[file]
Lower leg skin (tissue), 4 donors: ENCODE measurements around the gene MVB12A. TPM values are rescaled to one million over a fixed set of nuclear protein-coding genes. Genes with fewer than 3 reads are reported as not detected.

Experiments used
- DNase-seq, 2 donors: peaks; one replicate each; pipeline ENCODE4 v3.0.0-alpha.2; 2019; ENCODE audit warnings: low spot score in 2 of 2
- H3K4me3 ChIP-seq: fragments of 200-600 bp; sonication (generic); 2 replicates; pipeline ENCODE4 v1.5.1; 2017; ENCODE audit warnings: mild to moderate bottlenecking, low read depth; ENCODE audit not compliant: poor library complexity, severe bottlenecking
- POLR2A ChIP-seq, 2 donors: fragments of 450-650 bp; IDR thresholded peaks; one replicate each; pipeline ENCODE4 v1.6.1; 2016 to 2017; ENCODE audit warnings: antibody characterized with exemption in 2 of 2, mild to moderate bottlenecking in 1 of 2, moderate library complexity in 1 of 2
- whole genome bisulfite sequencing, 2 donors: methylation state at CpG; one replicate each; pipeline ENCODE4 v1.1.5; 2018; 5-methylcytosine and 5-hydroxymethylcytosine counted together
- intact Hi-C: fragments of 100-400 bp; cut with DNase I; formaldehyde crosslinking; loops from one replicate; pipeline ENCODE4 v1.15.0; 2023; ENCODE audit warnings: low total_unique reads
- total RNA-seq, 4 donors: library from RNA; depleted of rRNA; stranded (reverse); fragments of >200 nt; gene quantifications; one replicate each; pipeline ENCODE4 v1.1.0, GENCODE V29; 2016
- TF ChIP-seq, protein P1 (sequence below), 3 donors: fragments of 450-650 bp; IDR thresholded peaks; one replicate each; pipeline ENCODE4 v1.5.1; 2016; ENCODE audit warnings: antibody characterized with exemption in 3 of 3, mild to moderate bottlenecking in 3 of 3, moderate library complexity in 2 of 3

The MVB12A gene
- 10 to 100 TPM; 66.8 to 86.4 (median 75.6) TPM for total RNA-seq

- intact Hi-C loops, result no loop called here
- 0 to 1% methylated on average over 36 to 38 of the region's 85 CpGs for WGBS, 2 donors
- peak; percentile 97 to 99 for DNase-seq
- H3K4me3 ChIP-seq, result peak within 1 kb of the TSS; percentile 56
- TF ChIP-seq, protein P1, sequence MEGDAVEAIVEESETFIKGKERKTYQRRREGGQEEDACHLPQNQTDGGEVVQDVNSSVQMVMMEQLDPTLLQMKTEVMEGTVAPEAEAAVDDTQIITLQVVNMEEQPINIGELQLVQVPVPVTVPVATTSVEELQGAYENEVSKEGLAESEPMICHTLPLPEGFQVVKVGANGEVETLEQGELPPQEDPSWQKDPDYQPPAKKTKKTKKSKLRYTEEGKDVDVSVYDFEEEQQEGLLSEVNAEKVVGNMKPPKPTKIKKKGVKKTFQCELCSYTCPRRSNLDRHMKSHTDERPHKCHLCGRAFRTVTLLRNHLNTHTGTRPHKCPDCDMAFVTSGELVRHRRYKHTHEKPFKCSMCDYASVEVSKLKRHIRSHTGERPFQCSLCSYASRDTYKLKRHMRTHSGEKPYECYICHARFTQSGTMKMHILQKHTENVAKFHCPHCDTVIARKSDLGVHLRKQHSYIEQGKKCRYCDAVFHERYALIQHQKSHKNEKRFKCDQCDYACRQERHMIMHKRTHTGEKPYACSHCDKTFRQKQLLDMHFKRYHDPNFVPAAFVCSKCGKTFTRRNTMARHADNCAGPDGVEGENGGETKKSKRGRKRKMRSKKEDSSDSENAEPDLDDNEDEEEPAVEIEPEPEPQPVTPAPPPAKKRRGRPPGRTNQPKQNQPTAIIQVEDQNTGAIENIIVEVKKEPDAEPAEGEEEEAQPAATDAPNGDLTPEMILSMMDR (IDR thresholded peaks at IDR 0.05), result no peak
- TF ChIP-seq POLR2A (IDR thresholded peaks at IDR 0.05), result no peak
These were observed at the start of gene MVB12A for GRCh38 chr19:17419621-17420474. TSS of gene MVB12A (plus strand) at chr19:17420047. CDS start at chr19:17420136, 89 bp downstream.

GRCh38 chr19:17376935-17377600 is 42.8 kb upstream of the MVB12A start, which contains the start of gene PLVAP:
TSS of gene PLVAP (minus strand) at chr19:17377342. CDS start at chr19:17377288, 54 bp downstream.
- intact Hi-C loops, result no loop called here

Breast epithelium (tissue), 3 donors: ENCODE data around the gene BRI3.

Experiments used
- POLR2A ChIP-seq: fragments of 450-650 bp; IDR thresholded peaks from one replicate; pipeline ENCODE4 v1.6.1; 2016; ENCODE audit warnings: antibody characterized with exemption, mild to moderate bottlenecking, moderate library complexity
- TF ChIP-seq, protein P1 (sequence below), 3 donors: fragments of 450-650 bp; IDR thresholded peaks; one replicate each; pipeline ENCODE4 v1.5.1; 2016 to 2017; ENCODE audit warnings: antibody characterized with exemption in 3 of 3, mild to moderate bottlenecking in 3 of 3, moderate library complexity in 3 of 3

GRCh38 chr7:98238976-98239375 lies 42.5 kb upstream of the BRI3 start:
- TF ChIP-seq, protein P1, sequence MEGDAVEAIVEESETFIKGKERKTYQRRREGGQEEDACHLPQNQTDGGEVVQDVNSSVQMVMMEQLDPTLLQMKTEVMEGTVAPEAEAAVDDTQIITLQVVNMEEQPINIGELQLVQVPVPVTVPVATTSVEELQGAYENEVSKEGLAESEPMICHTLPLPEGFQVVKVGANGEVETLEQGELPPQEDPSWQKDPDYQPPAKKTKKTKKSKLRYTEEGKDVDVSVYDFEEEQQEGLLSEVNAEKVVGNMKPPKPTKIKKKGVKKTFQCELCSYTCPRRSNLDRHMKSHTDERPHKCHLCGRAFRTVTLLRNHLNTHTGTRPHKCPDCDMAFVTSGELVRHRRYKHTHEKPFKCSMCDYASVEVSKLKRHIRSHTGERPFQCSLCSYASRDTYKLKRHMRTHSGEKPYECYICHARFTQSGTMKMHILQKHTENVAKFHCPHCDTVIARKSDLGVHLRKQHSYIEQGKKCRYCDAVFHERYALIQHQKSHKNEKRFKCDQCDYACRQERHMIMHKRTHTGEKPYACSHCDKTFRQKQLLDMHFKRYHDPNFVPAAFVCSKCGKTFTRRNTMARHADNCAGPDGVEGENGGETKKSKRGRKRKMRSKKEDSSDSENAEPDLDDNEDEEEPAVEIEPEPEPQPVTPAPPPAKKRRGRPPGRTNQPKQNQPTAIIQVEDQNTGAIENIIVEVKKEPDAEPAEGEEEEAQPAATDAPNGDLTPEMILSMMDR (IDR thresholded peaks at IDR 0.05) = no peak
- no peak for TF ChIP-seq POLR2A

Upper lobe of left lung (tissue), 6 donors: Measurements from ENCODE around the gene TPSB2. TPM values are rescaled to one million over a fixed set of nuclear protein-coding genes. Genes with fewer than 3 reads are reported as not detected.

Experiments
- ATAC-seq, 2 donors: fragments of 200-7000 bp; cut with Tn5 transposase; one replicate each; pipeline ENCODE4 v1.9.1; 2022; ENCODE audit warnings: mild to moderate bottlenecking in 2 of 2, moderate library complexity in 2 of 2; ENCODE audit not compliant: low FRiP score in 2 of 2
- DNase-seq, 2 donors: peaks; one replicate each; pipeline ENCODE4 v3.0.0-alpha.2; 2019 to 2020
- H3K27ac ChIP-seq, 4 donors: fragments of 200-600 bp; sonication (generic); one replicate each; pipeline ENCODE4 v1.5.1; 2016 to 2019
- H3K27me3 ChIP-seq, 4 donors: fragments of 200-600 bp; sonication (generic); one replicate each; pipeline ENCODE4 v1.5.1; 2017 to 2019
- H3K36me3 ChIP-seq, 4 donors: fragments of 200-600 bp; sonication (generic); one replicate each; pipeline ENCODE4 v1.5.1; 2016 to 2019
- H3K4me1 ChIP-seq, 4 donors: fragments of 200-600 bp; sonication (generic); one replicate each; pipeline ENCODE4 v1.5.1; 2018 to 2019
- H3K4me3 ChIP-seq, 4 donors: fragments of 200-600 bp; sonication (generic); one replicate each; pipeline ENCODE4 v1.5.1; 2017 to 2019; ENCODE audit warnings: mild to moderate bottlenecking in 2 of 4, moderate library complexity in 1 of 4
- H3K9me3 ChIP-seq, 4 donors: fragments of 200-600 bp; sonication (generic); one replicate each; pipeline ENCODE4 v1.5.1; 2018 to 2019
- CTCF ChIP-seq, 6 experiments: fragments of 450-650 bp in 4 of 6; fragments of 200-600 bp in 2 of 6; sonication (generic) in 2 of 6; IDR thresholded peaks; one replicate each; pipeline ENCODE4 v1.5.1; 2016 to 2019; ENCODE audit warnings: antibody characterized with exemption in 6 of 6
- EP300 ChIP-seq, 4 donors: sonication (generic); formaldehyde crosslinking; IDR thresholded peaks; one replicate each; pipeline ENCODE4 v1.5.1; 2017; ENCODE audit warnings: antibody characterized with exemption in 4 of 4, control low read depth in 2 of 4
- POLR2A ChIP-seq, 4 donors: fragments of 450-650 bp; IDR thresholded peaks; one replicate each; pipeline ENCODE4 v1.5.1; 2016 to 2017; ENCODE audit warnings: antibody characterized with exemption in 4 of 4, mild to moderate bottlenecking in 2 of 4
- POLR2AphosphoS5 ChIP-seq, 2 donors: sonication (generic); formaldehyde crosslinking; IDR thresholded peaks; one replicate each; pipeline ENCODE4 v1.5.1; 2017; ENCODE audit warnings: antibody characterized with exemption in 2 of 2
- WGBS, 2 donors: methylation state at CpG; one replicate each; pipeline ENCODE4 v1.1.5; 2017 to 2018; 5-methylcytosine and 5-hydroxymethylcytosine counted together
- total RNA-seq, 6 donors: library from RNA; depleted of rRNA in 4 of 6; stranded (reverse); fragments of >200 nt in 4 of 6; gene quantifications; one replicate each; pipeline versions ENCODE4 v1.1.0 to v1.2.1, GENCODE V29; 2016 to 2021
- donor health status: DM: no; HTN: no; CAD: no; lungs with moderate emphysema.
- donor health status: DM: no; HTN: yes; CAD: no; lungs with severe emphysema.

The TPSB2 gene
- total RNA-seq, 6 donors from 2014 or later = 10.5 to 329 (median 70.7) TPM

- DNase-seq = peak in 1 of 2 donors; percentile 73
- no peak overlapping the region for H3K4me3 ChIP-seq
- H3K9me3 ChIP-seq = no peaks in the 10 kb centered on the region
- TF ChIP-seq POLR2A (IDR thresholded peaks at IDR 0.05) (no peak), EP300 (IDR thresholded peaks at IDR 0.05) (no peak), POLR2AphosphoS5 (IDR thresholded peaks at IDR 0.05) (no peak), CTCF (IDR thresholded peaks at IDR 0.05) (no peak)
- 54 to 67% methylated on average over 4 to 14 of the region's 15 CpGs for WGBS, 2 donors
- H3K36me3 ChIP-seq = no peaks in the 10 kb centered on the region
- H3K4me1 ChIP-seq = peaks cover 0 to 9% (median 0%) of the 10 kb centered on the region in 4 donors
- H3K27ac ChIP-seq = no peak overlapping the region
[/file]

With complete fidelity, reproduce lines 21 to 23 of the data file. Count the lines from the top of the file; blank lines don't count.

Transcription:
- intact Hi-C loops, result no loop called here

Breast epithelium (tissue), 3 donors: ENCODE data around the gene BRI3.

Experiments used